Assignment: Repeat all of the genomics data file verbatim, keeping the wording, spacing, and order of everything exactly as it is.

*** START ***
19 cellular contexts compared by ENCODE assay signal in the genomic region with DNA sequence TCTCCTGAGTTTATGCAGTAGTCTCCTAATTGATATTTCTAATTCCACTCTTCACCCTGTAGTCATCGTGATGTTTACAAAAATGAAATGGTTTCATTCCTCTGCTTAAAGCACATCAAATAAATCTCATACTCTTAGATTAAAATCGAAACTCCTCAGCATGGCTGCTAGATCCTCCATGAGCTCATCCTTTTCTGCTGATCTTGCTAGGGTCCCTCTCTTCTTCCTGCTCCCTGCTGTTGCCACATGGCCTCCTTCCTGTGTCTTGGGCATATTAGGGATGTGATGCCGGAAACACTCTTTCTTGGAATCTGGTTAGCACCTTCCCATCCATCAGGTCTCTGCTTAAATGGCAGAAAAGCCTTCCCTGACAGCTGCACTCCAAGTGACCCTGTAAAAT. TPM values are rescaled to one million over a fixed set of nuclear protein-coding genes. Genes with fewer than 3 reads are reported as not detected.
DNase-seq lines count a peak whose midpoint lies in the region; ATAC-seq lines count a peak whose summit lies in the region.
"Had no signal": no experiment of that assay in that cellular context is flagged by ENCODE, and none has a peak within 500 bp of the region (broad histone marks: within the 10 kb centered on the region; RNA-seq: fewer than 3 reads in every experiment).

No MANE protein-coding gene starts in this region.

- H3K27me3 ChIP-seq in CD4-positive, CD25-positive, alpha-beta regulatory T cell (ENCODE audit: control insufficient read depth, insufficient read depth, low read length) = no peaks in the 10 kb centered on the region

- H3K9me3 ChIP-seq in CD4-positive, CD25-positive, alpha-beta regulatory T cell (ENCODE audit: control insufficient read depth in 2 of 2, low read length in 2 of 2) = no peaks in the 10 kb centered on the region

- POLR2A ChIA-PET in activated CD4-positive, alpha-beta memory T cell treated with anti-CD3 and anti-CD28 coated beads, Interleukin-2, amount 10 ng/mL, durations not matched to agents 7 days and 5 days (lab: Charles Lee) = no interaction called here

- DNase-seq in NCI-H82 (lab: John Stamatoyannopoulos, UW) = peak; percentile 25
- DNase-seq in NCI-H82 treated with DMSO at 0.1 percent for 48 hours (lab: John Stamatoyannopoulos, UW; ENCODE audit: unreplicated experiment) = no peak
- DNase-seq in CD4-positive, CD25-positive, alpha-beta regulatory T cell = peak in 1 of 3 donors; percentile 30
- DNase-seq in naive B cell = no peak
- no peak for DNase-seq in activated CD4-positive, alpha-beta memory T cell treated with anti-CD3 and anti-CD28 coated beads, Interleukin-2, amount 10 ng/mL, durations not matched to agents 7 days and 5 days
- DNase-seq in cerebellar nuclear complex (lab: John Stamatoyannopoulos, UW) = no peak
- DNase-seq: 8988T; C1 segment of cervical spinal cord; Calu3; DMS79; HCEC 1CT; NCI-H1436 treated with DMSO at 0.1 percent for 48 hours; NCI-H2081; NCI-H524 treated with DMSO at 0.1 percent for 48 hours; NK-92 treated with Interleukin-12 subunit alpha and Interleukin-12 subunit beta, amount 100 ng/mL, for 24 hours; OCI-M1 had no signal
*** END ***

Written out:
19 cellular contexts compared by ENCODE assay signal in the genomic region with DNA sequence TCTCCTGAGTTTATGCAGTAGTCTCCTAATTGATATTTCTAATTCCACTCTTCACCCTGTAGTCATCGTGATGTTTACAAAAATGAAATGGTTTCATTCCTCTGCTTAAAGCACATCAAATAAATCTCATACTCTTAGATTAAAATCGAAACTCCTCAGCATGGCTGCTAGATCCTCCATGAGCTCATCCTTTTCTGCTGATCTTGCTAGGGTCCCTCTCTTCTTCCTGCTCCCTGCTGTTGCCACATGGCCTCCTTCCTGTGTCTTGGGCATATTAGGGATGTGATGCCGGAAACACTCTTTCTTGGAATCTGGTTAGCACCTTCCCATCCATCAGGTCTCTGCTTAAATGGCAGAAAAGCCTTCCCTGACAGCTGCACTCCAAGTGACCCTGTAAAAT. TPM values are rescaled to one million over a fixed set of nuclear protein-coding genes. Genes with fewer than 3 reads are reported as not detected.
DNase-seq lines count a peak whose midpoint lies in the region; ATAC-seq lines count a peak whose summit lies in the region.
"Had no signal": no experiment of that assay in that cellular context is flagged by ENCODE, and none has a peak within 500 bp of the region (broad histone marks: within the 10 kb centered on the region; RNA-seq: fewer than 3 reads in every experiment).

No MANE protein-coding gene starts in this region.

- H3K27me3 ChIP-seq in CD4-positive, CD25-positive, alpha-beta regulatory T cell (ENCODE audit: control insufficient read depth, insufficient read depth, low read length) = no peaks in the 10 kb centered on the region

- H3K9me3 ChIP-seq in CD4-positive, CD25-positive, alpha-beta regulatory T cell (ENCODE audit: control insufficient read depth in 2 of 2, low read length in 2 of 2) = no peaks in the 10 kb centered on the region

- POLR2A ChIA-PET in activated CD4-positive, alpha-beta memory T cell treated with anti-CD3 and anti-CD28 coated beads, Interleukin-2, amount 10 ng/mL, durations not matched to agents 7 days and 5 days (lab: Charles Lee) = no interaction called here

- DNase-seq in NCI-H82 (lab: John Stamatoyannopoulos, UW) = peak; percentile 25
- DNase-seq in NCI-H82 treated with DMSO at 0.1 percent for 48 hours (lab: John Stamatoyannopoulos, UW; ENCODE audit: unreplicated experiment) = no peak
- DNase-seq in CD4-positive, CD25-positive, alpha-beta regulatory T cell = peak in 1 of 3 donors; percentile 30
- DNase-seq in naive B cell = no peak
- no peak for DNase-seq in activated CD4-positive, alpha-beta memory T cell treated with anti-CD3 and anti-CD28 coated beads, Interleukin-2, amount 10 ng/mL, durations not matched to agents 7 days and 5 days
- DNase-seq in cerebellar nuclear complex (lab: John Stamatoyannopoulos, UW) = no peak
- DNase-seq: 8988T; C1 segment of cervical spinal cord; Calu3; DMS79; HCEC 1CT; NCI-H1436 treated with DMSO at 0.1 percent for 48 hours; NCI-H2081; NCI-H524 treated with DMSO at 0.1 percent for 48 hours; NK-92 treated with Interleukin-12 subunit alpha and Interleukin-12 subunit beta, amount 100 ng/mL, for 24 hours; OCI-M1 had no signal